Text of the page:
The CP550W is – as the name of the manufacturer already suggests – actually an innovative product with a unique selling point. I am not aware of any similar battery-operated LED flashing and continuous light. But the CP550W multifunctional flash only becomes really interesting thanks to the well thought-out additions in the form of an app, two triggers, tilting bracket and colored acrylic filters. Even the battery is included and the necessary charging cable.
Overall, the device is very versatile and interesting for smartphone photographers as well as those who work with “real” cameras, as well as for filmmakers. Both interview situations and video podcasts are well and quickly illuminated with it, as well as portrait photos. The LEDs have daylight quality, the housing is very valuable and robust. The price is 199 US dollars plus 20 dollars shipping costs (ATTENTION! Customs and sales tax are added when importing!) More than okay. Especially since the CP550W as a single device can do what other manufacturers only two or even three different devices can do. At Innovatronix you get all of this in a single mobile flash unit, which is also well made with many well thought-out details.
There would be some wishes (whining at a high level) for the next version of the CP550W:
- A “real” switch that prevents the battery from being sucked empty when the device is not in use.
- A battery compartment lid with a toggle instead of a fiddly coin crack.
- A protected battery included instead of the one without a protective circuit.
- Real photographic magnetic filters instead of “just” colored plastic disks, for example CTO and CTB filters for white balance correction. They are available from various manufacturers for clip-on flashes, but unfortunately not with the smart magnets.
- A suitable bag or protective cover would be great in the scope of delivery, also as an additional offer.
- And if you want to be very outrageous, you could want twice the battery capacity, in other words: the use of two instead of one 18650 battery. ☺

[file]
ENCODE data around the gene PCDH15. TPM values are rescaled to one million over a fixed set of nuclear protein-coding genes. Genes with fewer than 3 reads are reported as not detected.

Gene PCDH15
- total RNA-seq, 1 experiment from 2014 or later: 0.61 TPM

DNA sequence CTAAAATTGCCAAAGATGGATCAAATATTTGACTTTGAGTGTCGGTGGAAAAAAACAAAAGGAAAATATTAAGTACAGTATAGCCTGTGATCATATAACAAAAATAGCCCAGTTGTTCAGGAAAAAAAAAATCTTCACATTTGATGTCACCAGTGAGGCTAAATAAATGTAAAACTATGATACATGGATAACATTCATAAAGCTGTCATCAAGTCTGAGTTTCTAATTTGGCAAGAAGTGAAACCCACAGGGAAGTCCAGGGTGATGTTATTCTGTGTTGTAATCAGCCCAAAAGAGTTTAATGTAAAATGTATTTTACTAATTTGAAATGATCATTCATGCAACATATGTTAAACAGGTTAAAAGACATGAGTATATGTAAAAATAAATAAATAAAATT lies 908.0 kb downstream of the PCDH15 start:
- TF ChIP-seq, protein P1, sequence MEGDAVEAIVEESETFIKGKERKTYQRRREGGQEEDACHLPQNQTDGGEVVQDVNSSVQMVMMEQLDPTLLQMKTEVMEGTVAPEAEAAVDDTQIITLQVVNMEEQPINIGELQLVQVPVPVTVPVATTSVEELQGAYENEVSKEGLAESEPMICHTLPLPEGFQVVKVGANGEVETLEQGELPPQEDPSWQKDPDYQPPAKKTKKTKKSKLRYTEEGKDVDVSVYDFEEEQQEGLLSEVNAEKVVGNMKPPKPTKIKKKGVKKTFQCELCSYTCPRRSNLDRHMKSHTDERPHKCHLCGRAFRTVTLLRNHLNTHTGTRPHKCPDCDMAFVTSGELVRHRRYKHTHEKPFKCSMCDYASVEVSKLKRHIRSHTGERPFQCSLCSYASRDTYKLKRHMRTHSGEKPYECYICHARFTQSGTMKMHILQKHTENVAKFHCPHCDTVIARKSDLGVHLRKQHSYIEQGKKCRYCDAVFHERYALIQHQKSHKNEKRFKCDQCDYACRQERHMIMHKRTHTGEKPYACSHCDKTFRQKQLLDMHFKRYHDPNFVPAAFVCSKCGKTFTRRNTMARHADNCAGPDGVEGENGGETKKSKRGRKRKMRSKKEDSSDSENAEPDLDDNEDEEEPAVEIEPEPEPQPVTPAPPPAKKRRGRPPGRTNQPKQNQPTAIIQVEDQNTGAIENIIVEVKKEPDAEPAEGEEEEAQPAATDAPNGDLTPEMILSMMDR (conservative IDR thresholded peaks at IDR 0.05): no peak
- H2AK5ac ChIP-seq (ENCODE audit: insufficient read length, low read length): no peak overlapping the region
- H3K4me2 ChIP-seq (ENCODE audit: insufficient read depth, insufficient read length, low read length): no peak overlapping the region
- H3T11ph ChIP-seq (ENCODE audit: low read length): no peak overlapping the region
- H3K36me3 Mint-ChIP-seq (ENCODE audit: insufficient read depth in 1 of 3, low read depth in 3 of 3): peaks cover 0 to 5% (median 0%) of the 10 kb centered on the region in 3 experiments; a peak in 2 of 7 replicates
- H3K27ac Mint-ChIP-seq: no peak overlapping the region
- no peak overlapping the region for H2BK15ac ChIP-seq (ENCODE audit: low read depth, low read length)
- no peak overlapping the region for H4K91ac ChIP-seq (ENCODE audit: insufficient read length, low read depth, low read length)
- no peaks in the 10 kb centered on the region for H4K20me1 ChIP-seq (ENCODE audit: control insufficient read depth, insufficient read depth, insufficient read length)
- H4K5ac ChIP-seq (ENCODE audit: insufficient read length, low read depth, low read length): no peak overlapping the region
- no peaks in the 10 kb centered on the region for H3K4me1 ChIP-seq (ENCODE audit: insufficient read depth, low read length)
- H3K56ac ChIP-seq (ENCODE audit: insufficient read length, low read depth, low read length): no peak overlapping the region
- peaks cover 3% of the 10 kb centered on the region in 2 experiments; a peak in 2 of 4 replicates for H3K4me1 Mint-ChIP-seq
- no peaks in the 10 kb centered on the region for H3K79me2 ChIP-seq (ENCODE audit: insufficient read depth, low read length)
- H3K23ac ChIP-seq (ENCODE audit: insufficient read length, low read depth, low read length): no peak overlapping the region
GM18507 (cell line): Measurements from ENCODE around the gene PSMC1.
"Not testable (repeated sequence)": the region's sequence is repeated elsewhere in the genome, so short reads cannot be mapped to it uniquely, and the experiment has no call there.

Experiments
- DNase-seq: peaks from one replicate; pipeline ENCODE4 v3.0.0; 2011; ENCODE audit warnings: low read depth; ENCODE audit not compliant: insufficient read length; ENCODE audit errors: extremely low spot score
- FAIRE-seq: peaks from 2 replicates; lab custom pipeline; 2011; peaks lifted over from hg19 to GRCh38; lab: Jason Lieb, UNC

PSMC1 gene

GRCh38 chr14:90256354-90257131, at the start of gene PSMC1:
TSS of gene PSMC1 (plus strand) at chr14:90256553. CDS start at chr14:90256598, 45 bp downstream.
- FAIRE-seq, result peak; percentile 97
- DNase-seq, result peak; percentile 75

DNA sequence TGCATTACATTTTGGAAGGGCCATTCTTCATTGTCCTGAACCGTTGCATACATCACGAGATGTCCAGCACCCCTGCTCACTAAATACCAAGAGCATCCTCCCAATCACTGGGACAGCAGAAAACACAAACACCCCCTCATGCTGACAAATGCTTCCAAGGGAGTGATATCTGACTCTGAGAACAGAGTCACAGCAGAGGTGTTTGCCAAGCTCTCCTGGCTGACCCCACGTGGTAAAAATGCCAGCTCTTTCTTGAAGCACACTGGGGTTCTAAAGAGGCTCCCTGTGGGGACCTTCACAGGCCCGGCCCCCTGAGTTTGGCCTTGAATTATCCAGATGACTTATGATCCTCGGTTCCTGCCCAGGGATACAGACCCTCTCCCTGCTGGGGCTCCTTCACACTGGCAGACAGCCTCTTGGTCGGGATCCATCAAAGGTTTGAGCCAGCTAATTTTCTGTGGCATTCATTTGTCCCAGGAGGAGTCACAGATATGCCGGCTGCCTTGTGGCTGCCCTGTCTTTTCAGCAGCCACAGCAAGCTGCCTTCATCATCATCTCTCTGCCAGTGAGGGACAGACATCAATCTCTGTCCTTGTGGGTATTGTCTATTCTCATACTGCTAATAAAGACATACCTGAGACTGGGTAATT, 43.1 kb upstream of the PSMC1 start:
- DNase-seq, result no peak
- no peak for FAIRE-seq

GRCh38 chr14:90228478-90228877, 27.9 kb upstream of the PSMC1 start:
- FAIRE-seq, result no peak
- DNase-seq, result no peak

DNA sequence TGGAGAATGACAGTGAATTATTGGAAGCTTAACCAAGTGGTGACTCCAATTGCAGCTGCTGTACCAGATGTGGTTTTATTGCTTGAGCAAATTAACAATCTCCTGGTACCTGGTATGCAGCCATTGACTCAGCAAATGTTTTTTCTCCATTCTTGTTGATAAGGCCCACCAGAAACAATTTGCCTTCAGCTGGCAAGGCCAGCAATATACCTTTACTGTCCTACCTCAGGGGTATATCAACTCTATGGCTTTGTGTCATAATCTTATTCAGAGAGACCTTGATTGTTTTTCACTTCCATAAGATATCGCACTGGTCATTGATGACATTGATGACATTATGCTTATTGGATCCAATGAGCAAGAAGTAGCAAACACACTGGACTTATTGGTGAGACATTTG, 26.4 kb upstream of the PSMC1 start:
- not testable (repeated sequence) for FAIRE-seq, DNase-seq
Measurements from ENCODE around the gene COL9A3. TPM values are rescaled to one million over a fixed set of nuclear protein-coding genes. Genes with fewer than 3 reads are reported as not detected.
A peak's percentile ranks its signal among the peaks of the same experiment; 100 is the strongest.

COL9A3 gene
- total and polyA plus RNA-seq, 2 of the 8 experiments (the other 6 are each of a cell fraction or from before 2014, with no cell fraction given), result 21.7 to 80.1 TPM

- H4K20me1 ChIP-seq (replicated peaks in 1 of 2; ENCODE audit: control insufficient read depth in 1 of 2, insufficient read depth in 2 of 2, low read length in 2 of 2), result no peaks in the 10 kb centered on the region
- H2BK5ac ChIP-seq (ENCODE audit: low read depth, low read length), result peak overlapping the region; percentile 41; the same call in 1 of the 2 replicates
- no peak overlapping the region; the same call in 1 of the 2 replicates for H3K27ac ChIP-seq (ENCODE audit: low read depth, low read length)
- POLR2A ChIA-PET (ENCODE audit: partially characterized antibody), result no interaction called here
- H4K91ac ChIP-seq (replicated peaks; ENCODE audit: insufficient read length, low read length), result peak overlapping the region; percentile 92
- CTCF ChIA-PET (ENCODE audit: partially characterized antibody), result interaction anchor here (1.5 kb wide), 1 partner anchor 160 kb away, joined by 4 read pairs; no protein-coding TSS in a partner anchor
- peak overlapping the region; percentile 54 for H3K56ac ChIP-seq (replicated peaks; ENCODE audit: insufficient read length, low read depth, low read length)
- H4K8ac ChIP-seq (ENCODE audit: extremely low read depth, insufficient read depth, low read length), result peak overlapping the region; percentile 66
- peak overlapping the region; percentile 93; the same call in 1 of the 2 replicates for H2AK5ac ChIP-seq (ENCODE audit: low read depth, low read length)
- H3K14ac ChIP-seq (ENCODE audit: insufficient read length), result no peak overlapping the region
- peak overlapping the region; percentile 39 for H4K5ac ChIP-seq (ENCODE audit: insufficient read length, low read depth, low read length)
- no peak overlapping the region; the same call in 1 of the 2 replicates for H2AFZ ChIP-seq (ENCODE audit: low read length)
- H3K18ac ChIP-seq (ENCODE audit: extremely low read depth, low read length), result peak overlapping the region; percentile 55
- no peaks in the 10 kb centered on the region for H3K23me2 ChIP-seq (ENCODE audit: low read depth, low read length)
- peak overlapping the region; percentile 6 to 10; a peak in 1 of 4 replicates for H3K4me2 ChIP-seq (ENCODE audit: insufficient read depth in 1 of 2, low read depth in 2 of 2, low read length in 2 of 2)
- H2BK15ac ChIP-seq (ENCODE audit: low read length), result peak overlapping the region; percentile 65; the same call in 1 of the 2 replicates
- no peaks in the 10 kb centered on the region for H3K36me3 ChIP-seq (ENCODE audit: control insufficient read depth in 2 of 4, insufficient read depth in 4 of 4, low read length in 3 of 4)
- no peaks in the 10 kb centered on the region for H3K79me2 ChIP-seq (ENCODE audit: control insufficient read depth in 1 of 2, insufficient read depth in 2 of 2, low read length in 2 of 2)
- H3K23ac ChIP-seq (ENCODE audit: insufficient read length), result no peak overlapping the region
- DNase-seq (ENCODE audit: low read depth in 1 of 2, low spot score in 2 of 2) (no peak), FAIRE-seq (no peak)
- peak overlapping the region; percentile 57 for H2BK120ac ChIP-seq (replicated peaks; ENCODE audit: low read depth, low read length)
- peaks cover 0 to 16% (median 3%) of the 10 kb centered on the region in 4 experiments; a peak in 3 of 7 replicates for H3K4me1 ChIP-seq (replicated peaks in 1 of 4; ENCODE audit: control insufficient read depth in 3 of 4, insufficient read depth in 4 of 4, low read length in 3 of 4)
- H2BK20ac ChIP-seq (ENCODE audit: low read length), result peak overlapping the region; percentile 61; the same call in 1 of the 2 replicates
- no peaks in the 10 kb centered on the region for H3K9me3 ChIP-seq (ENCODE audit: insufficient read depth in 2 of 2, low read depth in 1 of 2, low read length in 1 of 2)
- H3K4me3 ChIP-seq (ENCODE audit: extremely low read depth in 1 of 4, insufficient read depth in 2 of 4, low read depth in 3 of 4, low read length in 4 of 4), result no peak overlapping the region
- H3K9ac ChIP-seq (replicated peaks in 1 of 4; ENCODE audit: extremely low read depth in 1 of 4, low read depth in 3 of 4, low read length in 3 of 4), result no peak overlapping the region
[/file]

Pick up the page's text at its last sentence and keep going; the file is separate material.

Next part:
Who is Innovatronix?
Ramon Castillo, an engineer who worked for Intel in the Philippines in the field of computer components and integrated circuits, left Intel in 1987 to start Innovatronix. He started his own business as a developer together with a technician to develop innovative electronics. Innovatronix worked first for Intel, then for Motorola and Telefunken, and later for other companies, also in other industries. In 1991 the small company developed and built the display boards for the South Asian Games in Manila. Components for house air conditioning systems followed.
In 1998 Ramon Castillo realigned the company after the financial crisis in Asia. At the right time when digital photography started, the amateur photographer developed Tronix Imaging Centers in various shopping centers in the Philippines in 1998, which printed out digital photos.
In 2006, Innovatronix developed the Tronix Explorer, an external battery that made it possible to use studio flashes with a total output of up to 1200 watt seconds on the go and without a power socket. The Tronix Explorer is still very popular with photographers in different versions up to 2400 Ws output because it is affordable and very reliable.
After years of constant growth, the company has been based in Antipolo City, a large stand not far from the Philippine capital Manila, and now employs over 100 people.
The manufacturer gave me two CP550Ws for testing. The experience report gives my honest opinion on the product. This is a first experience report, photos from practice and the use of the CP550W in photo shoots will follow.
I am happy to answer questions, but ask for your understanding that the answer can sometimes take a while. The same goes for suggestions.